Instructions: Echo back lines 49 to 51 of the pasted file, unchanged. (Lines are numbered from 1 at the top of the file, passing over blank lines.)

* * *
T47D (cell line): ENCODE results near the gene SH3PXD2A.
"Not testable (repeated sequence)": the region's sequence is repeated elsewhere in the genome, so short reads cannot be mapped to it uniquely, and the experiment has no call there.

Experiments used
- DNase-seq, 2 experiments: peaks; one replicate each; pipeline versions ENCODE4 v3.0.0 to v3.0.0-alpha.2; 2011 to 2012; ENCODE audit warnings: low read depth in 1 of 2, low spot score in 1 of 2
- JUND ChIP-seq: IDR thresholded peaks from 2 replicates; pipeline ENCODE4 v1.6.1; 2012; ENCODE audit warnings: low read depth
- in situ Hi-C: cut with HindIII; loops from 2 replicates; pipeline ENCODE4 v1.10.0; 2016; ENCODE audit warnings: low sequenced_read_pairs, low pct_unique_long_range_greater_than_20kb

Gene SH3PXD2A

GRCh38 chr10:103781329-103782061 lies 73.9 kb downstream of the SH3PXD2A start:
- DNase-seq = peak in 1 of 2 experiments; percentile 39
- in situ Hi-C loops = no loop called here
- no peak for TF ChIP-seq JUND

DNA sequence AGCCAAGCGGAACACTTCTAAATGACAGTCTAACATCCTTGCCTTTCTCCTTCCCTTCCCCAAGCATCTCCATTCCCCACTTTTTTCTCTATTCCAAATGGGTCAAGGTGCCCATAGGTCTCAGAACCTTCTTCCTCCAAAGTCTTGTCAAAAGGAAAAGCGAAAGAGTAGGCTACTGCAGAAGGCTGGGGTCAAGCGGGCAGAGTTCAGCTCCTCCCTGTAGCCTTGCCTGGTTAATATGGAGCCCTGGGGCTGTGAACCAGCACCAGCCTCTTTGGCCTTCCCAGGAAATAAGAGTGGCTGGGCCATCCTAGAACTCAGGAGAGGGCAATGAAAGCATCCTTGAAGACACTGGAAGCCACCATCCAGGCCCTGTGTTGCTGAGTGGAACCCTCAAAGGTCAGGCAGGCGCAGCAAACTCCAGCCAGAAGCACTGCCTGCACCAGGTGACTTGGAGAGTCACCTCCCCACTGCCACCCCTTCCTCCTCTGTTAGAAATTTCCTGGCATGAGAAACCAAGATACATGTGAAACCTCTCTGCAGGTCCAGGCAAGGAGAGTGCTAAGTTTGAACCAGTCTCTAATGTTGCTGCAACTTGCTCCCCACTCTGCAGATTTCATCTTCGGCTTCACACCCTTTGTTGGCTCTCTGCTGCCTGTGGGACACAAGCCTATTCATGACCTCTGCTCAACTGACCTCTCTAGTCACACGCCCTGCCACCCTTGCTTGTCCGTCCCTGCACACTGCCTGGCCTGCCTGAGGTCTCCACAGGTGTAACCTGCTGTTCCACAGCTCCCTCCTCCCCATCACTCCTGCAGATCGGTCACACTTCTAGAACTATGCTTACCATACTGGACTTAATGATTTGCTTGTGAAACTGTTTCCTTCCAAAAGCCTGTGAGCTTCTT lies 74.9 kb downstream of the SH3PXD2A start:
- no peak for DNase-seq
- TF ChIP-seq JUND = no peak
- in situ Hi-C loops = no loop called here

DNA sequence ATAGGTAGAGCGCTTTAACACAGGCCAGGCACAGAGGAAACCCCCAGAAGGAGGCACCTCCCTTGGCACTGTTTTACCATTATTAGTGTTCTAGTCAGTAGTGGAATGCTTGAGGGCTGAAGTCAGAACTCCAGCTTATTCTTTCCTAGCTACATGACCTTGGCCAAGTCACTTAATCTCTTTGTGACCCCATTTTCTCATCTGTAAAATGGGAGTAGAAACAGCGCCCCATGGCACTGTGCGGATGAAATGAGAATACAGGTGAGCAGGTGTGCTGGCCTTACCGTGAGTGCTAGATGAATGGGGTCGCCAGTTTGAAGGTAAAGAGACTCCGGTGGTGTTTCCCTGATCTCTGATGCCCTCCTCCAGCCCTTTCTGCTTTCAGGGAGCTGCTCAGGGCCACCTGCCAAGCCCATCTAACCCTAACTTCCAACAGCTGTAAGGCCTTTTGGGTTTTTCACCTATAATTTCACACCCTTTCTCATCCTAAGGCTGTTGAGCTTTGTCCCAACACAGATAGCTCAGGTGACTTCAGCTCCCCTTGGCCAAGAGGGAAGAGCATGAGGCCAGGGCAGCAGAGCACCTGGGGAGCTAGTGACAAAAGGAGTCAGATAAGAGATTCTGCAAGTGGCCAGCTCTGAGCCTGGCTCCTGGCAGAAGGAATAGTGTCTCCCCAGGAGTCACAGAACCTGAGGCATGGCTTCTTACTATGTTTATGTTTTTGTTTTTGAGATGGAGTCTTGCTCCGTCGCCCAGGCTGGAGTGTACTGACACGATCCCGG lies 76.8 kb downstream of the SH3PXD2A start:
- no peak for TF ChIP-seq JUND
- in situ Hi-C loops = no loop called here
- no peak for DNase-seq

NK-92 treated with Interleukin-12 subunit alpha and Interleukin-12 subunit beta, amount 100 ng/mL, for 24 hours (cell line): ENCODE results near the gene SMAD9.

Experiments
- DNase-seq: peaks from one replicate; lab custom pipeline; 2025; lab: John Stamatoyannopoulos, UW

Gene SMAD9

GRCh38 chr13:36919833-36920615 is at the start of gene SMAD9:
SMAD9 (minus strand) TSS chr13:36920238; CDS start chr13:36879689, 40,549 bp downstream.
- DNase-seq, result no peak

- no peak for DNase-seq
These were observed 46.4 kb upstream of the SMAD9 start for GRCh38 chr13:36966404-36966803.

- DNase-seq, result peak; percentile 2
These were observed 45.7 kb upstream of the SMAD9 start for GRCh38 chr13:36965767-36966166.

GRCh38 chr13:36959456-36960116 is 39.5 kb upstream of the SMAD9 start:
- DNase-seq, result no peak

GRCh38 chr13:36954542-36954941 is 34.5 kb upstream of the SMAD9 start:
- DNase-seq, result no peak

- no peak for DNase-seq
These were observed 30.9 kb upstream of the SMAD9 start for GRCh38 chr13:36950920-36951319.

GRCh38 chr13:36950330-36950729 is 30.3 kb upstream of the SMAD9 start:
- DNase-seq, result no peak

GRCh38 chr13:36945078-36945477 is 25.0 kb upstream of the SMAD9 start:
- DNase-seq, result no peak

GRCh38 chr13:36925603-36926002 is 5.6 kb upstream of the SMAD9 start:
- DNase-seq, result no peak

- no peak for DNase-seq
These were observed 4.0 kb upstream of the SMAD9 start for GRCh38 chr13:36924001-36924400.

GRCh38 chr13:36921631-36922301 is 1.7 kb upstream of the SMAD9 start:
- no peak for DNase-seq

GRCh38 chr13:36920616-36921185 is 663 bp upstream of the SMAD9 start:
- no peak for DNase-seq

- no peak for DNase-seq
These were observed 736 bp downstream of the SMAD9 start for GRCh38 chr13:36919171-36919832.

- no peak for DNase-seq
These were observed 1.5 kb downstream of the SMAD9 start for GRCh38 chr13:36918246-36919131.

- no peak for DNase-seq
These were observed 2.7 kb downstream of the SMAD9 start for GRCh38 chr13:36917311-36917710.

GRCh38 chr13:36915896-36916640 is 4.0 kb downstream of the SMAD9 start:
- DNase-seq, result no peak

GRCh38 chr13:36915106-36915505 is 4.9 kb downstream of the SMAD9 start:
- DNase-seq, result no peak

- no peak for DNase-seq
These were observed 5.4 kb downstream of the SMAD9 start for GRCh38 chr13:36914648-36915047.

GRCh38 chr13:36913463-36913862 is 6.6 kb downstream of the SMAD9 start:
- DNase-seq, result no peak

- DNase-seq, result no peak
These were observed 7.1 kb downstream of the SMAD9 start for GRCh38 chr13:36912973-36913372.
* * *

- no peak for DNase-seq
These were observed 736 bp downstream of the SMAD9 start for GRCh38 chr13:36919171-36919832.

- no peak for DNase-seq